Militants from the radical Islamic State of Iraq and Syria, or ISIS, blew up a Muslim shrine Thursday in Mosul, Iraq. The holy site was traditionally believed to be the resting place of the prophet Jonah, residents of the city said.
Mosul residents told The Associated Press that militants ordered everyone out of the mosque before destroying it.
Destruction of the holy site was confirmed by civil defense officials, according to CNN.
“ISIS militants have destroyed the Prophet Younis [Jonah] shrine east of Mosul city after they seized control of the mosque completely,” an anonymous security source, told the Iraq-based Al-Sumaria News, according to Al-Arabiya.
“The militants closed all of the mosque doors and prevented worshipers from entering to pray,” the source said.
The shrine was originally built on an archaeological site that dates back to the eighth century B.C. and is said to be the burial place of the prophet who, in stories from both Muslim and Judeo-Christian traditions, was swallowed by a whale.
The mosque was renovated in the 1990s under Saddam Hussein’s rule and was a popular destination for religious pilgrims from around the world.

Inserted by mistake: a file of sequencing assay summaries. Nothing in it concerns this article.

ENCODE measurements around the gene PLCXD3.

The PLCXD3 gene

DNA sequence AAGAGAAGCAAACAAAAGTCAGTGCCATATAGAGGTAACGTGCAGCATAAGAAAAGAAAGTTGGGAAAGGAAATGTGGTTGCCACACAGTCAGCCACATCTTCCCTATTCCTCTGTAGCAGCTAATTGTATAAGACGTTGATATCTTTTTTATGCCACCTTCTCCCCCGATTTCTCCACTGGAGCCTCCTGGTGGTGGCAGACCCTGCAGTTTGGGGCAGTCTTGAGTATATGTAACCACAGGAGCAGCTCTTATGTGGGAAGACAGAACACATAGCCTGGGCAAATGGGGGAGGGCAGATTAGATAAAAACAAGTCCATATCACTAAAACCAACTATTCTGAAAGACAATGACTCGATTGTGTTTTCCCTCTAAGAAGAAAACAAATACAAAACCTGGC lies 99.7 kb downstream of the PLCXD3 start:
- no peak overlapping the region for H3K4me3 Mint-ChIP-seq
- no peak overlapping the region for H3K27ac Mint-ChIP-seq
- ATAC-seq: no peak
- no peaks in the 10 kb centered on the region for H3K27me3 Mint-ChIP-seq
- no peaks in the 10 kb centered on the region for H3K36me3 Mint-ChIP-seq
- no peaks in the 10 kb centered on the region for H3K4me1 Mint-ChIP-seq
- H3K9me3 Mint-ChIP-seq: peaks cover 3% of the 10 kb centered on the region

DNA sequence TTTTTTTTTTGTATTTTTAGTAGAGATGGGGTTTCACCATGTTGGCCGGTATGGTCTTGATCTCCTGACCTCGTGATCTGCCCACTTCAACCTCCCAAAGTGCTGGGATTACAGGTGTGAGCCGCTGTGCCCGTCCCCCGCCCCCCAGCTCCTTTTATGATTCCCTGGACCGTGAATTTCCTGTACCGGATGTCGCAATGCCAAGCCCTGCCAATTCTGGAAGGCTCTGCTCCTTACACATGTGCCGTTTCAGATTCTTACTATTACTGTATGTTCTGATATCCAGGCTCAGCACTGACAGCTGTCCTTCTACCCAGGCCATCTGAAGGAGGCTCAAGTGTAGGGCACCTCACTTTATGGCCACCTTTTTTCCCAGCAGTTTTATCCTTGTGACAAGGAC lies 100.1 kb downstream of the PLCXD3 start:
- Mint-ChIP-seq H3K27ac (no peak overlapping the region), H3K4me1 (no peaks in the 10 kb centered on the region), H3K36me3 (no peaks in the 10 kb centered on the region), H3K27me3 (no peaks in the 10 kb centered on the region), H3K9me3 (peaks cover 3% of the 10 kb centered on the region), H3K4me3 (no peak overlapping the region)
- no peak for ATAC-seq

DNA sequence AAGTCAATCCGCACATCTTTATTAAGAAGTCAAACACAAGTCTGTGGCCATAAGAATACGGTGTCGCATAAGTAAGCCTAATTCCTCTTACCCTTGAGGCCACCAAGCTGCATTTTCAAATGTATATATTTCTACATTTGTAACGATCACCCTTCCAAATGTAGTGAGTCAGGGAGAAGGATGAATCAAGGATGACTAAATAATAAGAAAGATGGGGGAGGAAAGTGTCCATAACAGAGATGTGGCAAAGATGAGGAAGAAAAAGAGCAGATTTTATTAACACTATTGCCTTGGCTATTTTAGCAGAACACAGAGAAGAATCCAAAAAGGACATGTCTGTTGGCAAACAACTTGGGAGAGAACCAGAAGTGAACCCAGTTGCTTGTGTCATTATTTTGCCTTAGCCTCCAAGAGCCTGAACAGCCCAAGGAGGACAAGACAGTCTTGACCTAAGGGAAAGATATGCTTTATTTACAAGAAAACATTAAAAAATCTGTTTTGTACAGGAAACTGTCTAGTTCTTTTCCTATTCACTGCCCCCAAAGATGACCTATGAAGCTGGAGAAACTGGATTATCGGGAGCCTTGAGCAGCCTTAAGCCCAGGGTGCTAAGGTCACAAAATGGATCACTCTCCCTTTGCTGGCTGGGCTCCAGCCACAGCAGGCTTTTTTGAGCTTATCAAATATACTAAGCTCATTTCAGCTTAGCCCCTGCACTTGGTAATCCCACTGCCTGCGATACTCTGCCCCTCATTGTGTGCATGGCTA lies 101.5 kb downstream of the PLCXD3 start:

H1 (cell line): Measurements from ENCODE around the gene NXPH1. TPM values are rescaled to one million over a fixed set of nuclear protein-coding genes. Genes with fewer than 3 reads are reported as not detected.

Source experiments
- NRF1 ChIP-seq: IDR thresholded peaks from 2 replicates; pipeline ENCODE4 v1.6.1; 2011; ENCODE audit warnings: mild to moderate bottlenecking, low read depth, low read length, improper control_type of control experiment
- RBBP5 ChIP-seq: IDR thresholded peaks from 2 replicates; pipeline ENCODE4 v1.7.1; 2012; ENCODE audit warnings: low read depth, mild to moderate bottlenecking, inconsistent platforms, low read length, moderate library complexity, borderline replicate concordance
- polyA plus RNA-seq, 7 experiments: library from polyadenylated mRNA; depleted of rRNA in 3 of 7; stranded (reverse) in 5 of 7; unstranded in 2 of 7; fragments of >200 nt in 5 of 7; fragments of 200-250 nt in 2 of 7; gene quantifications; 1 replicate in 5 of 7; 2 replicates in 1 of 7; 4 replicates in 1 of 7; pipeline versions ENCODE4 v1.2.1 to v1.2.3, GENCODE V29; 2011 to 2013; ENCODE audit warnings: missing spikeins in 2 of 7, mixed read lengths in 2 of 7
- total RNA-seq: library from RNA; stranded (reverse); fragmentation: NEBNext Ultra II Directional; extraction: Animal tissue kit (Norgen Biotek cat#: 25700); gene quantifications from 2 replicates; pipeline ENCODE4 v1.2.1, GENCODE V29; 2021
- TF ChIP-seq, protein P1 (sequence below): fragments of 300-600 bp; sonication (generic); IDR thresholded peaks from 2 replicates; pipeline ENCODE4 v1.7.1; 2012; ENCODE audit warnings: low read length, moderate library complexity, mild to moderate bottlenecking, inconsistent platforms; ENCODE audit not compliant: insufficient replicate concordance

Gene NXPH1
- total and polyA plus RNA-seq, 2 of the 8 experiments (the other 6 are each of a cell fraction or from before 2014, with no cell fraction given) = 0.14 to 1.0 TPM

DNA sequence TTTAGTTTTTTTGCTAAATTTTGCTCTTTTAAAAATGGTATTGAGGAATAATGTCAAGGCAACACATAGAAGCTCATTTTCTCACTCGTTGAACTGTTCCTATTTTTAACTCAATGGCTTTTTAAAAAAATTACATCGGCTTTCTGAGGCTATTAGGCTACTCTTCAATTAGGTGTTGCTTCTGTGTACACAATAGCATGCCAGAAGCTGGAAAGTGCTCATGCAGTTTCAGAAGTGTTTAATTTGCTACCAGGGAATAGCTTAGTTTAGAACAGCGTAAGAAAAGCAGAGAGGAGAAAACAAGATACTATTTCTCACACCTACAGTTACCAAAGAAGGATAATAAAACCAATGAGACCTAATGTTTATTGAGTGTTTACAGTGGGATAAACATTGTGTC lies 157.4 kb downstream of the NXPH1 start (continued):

Mosul residents said ISIS militants claimed the mosque had become a place for apostasy and not prayer.
The explosion came just hours after Iraqi lawmakers elected Kurdish politician Fouad Massoum as the country’s new president.
Iraq is struggling to build a new government amid the ISIS insurgency that has captured cities, including Mosul, in the northern and western parts of the country. The spreading violence is said to be the worst Iraq has seen since U.S. troops withdrew from the country in 2011.
ISIS, a radical, al-Qaida splinter group, has also seized territory straddling the border between Iraq and Syria and has declared a caliphate with strict adherence to Sharia law in the territory it controls.
Mosul residents said ISIS also destroyed another popular shrine, the Imam Aoun Bin al-Hassan Mosque, on the same day.
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